Running test crates in parallel

Cargo runs tests in parallel for a single crate, but each test crate is run one after the other in series at the moment. I have a cargo PR that adds a --test-jobs arg to parallise the test execution: [WIP] parallel test crates by gilescope · Pull Request #10052 · rust-lang/cargo · GitHub At the moment the PR doesn't constrain the parallism (aside from you can pass a corse --test-threads to the test runners).

As projects get bigger this becomes more of an issue and many integration tests have just one test in them so have zero parallelism at the moment.

One direction that could be gone in is establising if the test driver supports the jobserver protocol and using that to manage the parallelism. I'm wondering what other options are on the table? Cargo running test crates in parallel can make an extreamly big difference to how long your CI builds take as well as locally if you have lots of cores (and the trend for cores is more).

Idk, maybe rust can't have nice things, but so far as a community we've generally managed to find a way to have our cake and eat it. There's a very nice cake here, but how do we eat it?

(The hack is of course to move all tests into one test crate but that feels quite a large hack)


This is a suboptimal setup: not only such tests run sequentially, they also duplicate linking work. In general, my advice is to have one integration test crate for libraries, and zero integration test crates for workspaces/applications. See Delete Cargo Integration Tests.


I agree integration tests are a performance footgun and ideally should be aggregated. I also like the idea of turning off doc-tests for crates that don't have any - that's a quick win.

There's going to be people that want to structure their projects in particular ways that aren't necessarily optimal for compile times. In those cases running test crates in parallel would have a material impact.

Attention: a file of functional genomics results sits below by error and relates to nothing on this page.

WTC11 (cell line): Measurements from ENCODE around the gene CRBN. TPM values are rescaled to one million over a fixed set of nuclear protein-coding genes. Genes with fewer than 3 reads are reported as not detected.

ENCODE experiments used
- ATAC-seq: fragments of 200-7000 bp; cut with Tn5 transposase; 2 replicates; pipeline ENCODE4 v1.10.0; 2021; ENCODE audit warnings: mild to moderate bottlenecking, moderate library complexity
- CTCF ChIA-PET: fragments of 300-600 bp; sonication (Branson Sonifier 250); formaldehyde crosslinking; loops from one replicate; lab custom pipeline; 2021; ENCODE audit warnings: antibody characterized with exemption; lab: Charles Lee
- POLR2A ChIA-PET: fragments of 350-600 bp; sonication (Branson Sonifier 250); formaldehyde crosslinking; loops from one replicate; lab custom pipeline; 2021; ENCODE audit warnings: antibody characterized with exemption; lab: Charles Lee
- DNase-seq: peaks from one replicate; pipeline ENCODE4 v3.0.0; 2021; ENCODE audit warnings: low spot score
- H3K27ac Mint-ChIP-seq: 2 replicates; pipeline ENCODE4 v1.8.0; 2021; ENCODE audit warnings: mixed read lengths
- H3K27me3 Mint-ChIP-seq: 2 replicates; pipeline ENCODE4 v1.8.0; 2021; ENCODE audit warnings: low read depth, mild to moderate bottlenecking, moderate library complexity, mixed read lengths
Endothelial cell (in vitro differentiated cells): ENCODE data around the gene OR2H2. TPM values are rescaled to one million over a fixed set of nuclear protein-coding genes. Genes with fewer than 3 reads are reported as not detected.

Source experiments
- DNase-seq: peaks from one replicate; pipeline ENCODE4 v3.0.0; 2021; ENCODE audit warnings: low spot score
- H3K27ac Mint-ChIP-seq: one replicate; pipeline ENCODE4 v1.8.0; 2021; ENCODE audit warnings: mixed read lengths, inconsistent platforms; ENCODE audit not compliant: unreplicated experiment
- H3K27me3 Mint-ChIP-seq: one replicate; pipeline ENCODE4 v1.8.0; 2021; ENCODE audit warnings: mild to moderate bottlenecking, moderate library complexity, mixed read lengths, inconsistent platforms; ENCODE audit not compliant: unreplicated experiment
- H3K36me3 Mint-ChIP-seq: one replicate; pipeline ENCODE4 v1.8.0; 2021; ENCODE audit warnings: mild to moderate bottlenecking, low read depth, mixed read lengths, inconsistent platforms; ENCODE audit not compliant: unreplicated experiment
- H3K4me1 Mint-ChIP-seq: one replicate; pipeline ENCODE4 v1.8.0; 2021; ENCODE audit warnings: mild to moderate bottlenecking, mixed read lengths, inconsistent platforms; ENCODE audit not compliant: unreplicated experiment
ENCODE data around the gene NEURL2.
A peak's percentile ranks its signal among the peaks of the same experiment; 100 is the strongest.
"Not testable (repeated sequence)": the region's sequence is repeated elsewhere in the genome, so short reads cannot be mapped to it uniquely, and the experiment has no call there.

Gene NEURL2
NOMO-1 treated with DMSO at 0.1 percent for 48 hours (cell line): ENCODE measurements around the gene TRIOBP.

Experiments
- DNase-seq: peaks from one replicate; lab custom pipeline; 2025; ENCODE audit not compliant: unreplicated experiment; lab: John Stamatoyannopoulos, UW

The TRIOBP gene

Thanks for writing. I find that cargo test --test thing is quite useful to only compile and re-run the particular area that's needed, what do you usually do there?

On the topic of parallelism, my #1 request would be a flag that easily does what RUST_TEST_THREADS=1 does - I use it quite often to untangle test outputs. If a test is hanging, that's the "only" way to get the name of the test that's currently running as well.

To clarify, running tests binaries in parallel is useful regardless. In a workspace, there's a separate test binary with unit-tests per crate, and serial execution is a bottleneck there as well.

It's just that if a specific problem is that there are many integration test crates, a more effective solution is to not have many integration tests crates, as it helps with both unnecessary sequential runtime and redundant work during build time.

I feel there's suboptimality on the Cargo's side there -- it is natural to just dump files into tests/, and it is natural to start each file with mod helpers; to share the code between them. There's clearly no pit of success there. If we were designing Rust/Cargo from scratch, I would feel very strongly about making sure that we have "compilation unit = directory with source files" model, because today's "let's put several CUs into a single folder" creates confusion and harms build times.


Oh wow:

  • I think what you are looking for is -- --test-threads 1 flag
  • TIL about RUST_TEST_THREADS environmental variable. Do we have it documented anywhere at all?

I usually have the following workflows for testing:

  • Running a single test when I am fixing a test failure -- here I use IDE functionality to run the test function at the cursor
  • Running a specific module/crate with tests, when I am doing feature work/refactoring -- here again I rely on an IDE to come up with a command to run all the tests in a module
  • Running all the tests as a sanity check -- I cargo t from the terminal. Now that I think about it, we should add cargo test --workspace as a runnable to rust-analyzer as well :slight_smile:

More generally, specifying all the flags I want to run a specific test (package, target within the package, name of the test, --exact if I want to run a single test, --nocapture because I want to see my debug prints) manually is tedious, so rust-analyzer has "Copy Run Command Line" action which puts something like:

cargo test --package ide_assists --lib -- handlers::extract_function::tests --nocapture

into the clipboard.

Great, I have two major problems with cargo: